We have the same power that raised Jesus from the grave.
The same power that raised Jesus from the grave now lives in us, but we have our doubts. In fact, our lives feel rather ordinary, even powerless. Our prayers seem as if they’re falling on deaf ears in heaven. Our hope seems to be more in doctors and medicine than in God. We silently wonder why there is such a difference between the power the early Church experienced and what we experience today.
I’ve attended church my whole life. I was always troubled by the prayer list that appeared in the Sunday bulletin. The list never changed. The sick became more gravely ill. When the list did change, it was because someone passed away or because the secretary got tired of printing his name!
As a pastor I didn’t get any less troubled. I cannot tell you how many hospital beds I have prayed beside, how many people dying from heart disease, Alzheimer’s, tumors, and cancers; people with paralysis, debilitating conditions, and stroke victims. As a pastor you always want to be a channel through which God’s healing flows into people’s lives.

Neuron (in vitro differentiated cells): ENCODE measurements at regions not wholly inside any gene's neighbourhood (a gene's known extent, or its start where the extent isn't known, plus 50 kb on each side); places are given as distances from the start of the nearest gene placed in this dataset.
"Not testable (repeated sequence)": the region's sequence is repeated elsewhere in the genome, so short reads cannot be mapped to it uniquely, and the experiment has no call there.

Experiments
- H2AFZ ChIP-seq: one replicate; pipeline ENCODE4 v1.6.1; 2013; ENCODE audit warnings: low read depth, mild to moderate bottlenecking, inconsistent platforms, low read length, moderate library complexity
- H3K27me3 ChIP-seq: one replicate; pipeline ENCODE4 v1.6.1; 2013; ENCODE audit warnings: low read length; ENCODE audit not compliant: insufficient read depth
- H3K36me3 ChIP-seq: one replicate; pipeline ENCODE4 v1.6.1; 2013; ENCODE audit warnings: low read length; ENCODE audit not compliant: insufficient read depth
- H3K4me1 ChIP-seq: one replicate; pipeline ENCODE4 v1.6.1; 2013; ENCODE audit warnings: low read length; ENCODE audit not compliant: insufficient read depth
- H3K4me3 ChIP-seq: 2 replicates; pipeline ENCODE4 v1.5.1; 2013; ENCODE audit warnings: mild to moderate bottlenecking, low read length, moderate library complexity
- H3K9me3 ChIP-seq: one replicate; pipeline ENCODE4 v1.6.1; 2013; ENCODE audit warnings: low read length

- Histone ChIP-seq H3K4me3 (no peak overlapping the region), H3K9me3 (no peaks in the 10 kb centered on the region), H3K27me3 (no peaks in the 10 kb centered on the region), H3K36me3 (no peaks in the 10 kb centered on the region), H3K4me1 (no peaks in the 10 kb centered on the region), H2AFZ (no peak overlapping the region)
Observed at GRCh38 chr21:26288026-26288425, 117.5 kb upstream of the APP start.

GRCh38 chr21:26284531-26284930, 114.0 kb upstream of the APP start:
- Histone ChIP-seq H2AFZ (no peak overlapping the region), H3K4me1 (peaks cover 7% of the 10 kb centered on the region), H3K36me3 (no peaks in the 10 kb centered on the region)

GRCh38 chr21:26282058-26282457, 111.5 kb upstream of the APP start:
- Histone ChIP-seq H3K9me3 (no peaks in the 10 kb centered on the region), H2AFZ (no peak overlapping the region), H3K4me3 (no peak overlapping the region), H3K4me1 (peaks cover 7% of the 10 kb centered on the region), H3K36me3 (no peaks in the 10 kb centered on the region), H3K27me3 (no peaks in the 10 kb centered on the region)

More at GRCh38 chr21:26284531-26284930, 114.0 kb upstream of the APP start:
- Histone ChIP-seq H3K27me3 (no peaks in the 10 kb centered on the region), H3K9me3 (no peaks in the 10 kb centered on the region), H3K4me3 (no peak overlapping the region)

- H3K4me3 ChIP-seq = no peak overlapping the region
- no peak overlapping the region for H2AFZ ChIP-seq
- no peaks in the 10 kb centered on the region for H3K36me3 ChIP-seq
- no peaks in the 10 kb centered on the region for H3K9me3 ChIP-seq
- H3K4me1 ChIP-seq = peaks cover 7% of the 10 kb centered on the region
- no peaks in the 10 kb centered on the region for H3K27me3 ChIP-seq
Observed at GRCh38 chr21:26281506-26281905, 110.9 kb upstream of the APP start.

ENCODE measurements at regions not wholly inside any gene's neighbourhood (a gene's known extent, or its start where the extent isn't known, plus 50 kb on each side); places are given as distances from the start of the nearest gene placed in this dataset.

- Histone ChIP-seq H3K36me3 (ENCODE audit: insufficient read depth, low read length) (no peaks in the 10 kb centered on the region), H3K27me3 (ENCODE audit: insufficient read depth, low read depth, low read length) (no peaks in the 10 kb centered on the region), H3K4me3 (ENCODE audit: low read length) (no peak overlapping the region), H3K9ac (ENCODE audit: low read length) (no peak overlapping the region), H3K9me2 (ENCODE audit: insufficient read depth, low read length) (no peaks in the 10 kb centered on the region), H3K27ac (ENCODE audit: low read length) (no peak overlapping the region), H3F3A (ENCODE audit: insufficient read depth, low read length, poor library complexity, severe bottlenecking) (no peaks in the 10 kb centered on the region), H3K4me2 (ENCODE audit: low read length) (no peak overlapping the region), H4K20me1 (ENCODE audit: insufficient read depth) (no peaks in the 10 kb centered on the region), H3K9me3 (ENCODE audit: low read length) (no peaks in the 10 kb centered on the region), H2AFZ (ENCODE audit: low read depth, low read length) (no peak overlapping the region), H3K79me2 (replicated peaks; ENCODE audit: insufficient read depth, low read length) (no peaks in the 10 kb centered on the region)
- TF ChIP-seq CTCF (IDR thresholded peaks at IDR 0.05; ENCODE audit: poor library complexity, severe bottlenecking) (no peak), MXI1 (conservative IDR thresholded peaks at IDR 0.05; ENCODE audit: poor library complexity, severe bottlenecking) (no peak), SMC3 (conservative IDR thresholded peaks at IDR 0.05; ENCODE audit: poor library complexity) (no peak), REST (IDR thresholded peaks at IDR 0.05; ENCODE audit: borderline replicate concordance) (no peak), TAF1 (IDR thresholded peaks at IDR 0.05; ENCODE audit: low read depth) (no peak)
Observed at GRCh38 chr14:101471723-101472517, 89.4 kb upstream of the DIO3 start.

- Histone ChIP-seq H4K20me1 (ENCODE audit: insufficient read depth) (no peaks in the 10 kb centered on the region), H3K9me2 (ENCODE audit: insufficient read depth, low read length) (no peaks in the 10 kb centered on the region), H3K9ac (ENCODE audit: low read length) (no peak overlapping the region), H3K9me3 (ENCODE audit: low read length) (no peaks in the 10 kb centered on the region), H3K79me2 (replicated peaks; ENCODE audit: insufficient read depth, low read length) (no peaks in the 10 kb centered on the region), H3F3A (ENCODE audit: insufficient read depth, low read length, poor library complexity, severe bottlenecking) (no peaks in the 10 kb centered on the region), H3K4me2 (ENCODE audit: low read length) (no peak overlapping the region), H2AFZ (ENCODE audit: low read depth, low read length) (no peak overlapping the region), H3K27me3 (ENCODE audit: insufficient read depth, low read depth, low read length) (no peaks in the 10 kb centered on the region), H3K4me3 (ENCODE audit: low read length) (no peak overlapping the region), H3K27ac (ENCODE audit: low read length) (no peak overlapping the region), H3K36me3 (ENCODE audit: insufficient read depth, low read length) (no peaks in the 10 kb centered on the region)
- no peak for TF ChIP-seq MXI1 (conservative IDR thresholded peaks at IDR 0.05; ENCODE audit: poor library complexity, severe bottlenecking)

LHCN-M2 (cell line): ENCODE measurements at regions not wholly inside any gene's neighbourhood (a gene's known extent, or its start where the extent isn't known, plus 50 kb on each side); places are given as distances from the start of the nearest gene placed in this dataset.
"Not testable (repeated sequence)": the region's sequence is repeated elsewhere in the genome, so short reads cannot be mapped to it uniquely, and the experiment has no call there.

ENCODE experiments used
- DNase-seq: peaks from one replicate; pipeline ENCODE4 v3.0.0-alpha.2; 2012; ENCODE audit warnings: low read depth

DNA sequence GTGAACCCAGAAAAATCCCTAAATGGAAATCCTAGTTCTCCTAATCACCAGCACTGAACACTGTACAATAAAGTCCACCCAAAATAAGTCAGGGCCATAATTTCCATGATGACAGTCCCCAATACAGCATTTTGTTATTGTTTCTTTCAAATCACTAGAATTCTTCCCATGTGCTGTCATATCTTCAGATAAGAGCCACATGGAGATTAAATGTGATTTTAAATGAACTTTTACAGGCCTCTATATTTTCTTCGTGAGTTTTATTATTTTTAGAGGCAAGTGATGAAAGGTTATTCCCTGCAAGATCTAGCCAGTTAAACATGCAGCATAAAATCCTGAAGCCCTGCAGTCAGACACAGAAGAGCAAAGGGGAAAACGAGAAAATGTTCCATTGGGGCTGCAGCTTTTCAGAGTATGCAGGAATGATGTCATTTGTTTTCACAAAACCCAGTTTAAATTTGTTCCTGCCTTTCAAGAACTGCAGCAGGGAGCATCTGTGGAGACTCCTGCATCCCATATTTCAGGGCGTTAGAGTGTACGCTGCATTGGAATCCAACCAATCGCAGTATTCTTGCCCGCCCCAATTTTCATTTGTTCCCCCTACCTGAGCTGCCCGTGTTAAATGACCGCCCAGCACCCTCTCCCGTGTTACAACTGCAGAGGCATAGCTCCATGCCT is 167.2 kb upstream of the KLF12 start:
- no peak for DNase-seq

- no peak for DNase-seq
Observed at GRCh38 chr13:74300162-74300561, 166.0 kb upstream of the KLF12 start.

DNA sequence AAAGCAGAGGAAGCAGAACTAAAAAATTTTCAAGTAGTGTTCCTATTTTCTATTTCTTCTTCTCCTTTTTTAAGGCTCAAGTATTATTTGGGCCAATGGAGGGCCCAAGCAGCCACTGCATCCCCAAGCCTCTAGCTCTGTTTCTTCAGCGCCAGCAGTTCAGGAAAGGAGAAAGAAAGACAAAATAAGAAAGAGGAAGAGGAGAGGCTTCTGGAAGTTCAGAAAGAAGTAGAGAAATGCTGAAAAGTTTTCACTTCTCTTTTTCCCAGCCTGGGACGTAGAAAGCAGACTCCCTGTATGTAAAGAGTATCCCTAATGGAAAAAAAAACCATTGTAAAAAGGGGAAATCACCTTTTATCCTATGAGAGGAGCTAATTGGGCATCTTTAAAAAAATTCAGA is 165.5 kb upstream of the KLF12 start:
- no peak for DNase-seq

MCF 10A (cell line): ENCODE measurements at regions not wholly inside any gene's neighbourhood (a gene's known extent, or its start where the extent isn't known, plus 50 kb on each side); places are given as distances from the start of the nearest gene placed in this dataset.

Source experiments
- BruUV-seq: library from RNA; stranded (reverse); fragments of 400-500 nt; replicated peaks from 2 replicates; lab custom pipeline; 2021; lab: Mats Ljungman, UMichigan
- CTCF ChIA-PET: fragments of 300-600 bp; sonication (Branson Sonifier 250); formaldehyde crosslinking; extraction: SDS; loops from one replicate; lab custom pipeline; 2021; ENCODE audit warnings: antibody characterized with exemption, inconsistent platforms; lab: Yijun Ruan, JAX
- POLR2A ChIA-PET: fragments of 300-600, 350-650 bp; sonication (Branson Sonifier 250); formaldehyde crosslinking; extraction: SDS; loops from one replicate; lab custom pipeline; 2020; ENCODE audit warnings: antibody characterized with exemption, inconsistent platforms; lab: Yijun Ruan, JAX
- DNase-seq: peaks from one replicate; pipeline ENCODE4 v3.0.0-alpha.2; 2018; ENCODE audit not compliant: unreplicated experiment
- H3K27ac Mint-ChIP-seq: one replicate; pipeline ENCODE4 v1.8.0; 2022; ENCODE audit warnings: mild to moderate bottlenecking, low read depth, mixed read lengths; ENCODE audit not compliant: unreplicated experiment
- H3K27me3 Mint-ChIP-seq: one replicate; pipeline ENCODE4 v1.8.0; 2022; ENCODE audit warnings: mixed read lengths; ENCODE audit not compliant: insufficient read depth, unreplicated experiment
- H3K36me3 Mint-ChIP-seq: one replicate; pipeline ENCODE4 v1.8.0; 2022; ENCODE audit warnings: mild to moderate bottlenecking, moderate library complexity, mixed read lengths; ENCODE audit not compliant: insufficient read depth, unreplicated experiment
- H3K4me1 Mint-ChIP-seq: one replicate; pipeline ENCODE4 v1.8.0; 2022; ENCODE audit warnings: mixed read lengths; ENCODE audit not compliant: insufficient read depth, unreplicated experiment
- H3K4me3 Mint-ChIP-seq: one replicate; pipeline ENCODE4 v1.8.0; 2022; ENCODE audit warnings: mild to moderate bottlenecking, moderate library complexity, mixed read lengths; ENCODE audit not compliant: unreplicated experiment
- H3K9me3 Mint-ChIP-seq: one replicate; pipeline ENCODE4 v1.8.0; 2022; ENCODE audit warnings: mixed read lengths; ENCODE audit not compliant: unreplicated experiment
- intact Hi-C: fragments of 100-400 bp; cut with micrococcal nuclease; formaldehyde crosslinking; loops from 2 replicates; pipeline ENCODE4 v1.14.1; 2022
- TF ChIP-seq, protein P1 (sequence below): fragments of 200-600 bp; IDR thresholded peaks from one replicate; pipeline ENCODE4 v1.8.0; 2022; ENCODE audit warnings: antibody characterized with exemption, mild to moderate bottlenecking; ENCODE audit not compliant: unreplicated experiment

It is with great curiosity that we read about the early Church. In Luke 24:49 (NIV) Jesus promised power to the two disciples on the road to Emmaus! "I am going to send you what my Father has promised; but stay in the city until you have been clothed with power from on high." In Matthew 10:1 (NIV) Jesus calls his disciples together and he gives them, "… authority to drive out evil spirits and to heal every disease and sickness."
In Mark 16:15-18 (NIV) we read how Jesus says to his disciples, "...Go into all the world and preach the good news to all creation. Whoever believes and is baptized will be saved, but whoever does not believe will be condemned. And these signs will accompany those who believe: In my name they will drive out demons; they will speak in new tongues; they will pick up snakes with their hands; and when they drink deadly poison, it will not hurt them at all; they will place their hands on sick people, and they will get well."